"Shepard is a rare athlete who resembles University of Florida receiver Percy Harvin when lined up at quarterback--a scary thought. Shepard is lean, flexible and plays with a lot of wiggle. He might seem like just a great athlete playing quarterback at first, but he's the real deal as a complete player. Still, he makes most of his plays with his legs, either on called runs or on scrambles after the initial play unravels. He causes headaches for defenses because he can break down a defender in the open … Shepard is much further along as a passer than Terrelle Pryor (of Ohio State) was at this stage, and Shepard is more explosive."

Thiebaud believes his three-year starter is a natural under center. So much that he trusts Shepard with the play calling for the no-huddle, high-octane offense.

"He creates mismatches for the defense," Thiebaud said. "When the defense commits too many men to the interior box, he goes through his progressions to find one of the four wide receivers. If they commit to the outside, it only opens the running lanes.

"He takes charge once he steps in the huddle and is a cerebral player. I respect his knowledge of the game and read; it's a great partnership."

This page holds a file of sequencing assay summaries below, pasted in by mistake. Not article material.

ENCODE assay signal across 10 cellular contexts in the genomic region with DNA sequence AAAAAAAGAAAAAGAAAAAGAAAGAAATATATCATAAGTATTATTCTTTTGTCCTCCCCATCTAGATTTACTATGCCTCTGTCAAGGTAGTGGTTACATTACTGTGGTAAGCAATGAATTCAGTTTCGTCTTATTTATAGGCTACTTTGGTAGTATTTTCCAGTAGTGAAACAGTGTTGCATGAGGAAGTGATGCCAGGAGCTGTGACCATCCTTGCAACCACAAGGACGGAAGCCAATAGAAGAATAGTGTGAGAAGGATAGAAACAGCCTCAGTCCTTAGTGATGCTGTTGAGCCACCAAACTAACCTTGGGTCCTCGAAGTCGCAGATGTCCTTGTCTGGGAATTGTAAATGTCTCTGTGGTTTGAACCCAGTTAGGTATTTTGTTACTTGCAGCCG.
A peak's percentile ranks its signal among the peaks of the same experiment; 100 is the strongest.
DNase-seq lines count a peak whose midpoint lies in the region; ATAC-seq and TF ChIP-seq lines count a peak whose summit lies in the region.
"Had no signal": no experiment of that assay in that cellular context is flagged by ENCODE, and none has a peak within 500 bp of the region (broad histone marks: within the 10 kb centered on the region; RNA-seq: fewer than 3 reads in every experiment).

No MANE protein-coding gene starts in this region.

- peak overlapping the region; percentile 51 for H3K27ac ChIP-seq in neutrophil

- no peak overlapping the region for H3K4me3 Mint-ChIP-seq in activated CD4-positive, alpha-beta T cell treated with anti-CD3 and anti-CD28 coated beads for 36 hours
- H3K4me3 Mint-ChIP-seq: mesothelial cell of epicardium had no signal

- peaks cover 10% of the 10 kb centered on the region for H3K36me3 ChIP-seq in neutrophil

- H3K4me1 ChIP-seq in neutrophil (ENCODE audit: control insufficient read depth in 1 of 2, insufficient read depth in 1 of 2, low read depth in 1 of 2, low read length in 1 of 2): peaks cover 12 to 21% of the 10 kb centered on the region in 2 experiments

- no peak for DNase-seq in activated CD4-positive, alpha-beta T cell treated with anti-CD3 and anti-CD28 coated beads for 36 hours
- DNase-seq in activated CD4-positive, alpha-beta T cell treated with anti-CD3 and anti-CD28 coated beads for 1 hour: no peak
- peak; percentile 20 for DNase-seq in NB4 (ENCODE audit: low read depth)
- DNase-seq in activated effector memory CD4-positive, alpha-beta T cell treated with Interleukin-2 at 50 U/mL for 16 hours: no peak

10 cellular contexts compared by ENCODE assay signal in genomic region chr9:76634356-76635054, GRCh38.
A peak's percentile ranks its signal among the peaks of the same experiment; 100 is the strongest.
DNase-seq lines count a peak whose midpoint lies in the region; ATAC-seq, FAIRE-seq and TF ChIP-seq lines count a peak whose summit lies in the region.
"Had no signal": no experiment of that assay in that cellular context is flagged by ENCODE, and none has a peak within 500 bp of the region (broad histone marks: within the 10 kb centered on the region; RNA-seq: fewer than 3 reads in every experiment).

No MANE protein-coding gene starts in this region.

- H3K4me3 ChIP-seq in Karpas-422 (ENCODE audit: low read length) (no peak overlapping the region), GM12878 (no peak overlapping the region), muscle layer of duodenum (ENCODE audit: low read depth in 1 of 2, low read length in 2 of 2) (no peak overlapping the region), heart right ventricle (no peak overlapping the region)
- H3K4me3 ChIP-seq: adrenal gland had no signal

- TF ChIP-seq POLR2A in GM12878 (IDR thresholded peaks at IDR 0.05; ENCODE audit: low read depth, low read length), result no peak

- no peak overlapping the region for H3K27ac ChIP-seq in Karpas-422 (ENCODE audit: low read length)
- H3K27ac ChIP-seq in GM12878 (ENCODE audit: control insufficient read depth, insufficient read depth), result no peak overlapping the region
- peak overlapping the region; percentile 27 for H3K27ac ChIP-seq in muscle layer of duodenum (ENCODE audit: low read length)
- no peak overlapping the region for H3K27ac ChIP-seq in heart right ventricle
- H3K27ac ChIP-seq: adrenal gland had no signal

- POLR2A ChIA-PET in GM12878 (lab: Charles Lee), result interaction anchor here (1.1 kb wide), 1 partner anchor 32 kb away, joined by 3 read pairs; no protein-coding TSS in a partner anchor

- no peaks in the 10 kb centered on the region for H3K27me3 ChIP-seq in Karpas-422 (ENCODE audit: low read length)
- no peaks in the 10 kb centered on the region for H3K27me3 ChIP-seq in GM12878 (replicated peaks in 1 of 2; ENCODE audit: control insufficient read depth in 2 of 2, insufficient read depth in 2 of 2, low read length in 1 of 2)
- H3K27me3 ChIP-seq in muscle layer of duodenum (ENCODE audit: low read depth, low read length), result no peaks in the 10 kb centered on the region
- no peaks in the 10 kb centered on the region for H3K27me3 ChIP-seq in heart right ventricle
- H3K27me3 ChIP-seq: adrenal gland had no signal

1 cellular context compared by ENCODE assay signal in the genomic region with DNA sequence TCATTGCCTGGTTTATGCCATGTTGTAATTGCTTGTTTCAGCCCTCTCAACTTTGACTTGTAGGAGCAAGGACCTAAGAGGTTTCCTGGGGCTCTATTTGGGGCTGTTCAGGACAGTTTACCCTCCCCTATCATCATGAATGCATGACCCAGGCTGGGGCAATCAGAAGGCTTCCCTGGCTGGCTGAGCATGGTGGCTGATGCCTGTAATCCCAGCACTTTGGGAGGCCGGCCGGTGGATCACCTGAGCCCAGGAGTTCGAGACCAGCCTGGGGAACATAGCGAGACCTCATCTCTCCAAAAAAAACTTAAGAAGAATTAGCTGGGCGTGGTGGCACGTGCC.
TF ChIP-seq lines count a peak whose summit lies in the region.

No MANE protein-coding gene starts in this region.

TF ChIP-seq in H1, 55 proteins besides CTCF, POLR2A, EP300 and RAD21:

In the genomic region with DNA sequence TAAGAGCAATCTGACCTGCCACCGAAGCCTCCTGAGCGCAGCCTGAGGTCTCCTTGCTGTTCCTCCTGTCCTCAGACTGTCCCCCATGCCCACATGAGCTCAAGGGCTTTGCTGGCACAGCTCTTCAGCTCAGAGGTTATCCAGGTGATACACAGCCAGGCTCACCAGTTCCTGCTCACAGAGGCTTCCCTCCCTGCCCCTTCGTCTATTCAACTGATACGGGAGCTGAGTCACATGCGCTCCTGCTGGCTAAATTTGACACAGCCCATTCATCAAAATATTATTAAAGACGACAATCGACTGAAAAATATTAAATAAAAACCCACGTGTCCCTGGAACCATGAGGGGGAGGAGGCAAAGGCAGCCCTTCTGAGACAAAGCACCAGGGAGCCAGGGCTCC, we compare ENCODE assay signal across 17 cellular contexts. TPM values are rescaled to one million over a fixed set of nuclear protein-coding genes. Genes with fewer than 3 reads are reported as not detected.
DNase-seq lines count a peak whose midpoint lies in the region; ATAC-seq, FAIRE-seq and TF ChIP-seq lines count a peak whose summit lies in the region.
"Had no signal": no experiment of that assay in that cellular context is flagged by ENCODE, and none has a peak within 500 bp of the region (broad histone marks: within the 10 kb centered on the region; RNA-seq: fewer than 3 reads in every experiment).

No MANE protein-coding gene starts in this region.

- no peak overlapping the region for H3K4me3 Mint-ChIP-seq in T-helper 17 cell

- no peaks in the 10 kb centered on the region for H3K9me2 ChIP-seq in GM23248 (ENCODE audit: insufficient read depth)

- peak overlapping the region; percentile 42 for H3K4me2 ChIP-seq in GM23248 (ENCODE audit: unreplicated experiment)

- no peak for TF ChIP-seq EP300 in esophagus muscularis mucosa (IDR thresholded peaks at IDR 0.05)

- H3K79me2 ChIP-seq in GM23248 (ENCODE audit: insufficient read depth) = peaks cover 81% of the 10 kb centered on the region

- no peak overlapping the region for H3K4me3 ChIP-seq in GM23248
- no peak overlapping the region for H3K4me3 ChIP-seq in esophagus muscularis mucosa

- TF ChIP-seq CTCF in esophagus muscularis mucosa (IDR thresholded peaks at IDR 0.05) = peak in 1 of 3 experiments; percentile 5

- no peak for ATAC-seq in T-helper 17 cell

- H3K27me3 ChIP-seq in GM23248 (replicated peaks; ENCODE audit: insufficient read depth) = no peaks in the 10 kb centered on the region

Shepard's ability to motivate and inspire extends beyond the field of play. He has reached out to players being recruited by LSU. As of Aug. 1, the Tigers have received 15 verbal commitments, including four players from Texas. Shepard says he called fellow Texans -- Stavion Lowe (6-4, 294), an offensive tackle from Brownwood, and running back Dexter Pratt of Navasota -- who were previously undecided but now are considering the Tigers.

"I told them we could make this a special class," Shepard said. "I do my research on each player, introduce myself and then tell them why they'd be important to the LSU recruiting class. I know what they're going through. This could be a dream team."